The U.S. Department of Education recently released a survey about long-term repayment outcomes for student loans borrowers. Unlike some previous studies, the latest data features results broken out by race and ethnicity, and the results were eye-opening.

For starters, African-American borrowers tend to default on student loans at a greater rate than all other demographics. Research found that nearly 50 percent of black students who borrowed money in 2004 for a bachelor's degree program had defaulted on a federal student loan by 2016. This is compared to 20 percent of white students and 11 percent of Asians.

After examining the repayment progress of the average African American college student starting in 2004 with student loans, it was found that these students owed more in student debt than what was originally acquired by 2016, or twelve years later.

More specifically, the average African-American student borrower who enrolled in a bachelor program in 2004 currently needs to repay 113 percent of what they originally borrowed. For reference, their Hispanic or Latino counterparts owed 83 percent of their original student debt over the same time period.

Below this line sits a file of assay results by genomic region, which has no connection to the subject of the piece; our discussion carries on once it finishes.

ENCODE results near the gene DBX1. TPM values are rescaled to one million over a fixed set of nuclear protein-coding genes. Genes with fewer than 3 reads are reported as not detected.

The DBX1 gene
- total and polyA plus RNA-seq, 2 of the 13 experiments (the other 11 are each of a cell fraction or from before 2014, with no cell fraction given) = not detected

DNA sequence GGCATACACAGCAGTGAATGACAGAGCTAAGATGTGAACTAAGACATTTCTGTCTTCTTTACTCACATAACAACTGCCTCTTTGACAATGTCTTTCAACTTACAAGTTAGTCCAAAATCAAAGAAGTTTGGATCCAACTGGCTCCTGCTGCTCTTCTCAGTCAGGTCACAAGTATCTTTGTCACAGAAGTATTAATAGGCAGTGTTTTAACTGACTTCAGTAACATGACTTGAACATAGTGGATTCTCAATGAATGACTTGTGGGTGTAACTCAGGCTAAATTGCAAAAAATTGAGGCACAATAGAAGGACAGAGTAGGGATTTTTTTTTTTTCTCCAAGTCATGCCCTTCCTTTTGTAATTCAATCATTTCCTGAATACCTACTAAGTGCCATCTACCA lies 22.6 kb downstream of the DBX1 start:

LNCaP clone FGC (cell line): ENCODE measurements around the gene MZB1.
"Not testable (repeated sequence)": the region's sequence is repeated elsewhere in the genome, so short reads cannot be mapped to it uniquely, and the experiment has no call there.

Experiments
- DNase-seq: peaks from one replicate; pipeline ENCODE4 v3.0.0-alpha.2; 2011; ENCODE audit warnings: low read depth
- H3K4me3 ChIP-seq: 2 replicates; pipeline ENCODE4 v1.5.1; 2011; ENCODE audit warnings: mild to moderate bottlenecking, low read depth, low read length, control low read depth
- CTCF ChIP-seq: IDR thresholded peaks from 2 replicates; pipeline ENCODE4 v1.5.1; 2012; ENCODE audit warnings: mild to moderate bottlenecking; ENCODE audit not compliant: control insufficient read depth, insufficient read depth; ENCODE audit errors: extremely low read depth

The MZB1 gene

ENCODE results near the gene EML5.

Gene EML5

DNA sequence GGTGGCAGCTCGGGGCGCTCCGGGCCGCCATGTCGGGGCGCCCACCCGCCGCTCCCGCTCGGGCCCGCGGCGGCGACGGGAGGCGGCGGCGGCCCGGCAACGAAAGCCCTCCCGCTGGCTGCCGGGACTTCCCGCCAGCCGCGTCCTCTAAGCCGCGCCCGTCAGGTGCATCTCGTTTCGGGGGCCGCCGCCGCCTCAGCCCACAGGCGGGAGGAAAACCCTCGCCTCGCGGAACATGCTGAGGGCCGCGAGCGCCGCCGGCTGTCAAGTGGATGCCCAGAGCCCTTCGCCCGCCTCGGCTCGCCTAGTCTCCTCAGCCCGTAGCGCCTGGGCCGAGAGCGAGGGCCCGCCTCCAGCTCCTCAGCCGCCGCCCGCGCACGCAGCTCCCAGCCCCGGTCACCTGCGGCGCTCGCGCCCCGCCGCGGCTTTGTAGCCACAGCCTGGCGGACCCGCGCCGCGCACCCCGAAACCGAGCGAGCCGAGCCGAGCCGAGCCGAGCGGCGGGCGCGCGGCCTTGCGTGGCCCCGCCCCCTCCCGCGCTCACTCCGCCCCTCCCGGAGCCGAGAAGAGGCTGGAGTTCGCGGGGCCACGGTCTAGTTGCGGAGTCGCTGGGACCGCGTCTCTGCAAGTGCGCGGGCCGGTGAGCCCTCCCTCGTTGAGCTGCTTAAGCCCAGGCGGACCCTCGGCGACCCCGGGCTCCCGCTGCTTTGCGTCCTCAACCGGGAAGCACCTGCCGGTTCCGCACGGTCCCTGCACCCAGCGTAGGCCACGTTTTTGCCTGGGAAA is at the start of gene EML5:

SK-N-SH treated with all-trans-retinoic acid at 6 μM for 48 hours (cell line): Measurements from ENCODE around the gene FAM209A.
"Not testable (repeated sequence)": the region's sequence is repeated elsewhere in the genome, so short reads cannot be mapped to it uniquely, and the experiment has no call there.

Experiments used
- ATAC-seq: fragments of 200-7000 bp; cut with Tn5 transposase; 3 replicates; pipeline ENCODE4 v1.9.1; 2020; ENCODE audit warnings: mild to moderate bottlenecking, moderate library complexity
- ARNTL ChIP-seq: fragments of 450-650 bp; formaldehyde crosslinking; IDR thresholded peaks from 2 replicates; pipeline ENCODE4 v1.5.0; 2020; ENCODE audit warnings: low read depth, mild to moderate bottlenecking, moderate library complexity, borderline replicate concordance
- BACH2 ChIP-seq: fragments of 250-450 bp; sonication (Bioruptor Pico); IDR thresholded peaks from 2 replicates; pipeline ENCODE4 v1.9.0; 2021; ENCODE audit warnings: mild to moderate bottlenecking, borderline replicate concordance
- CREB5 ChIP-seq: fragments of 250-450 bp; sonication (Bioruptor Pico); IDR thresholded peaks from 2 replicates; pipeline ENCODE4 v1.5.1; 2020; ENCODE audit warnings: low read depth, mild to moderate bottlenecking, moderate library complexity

Department of Education Holding Financial Aid Experiment

Additionally, African-American students were more likely to owe more on their student debt after twelve years regardless of successfully graduating or not. By 2016, the majority of the African-American borrowers who finished their degrees owed 114 percent of the original disbursement. For reference, the same statistics for white students was 47 percent, while the figure for Latino peers was 79 percent.

Research also revealed African-American students, in general, were more likely to apply for student loans than other demographics regardless of institution type. In one example, 62 percent of black community college students took out student loans, compared to 46 and 40 percent of white and Latino students respectively.

The research suggested the need for a full analysis of the federal financial aid program as well as heightened scrutiny of repayment success. Overall, the survey results suggest the need for greater accountability from the federal financial aid as well as institutions involved. While it has been found that black student borrowers generally owe more in student debt in the past, such a disparity in repayment success is unwarranted to a degree.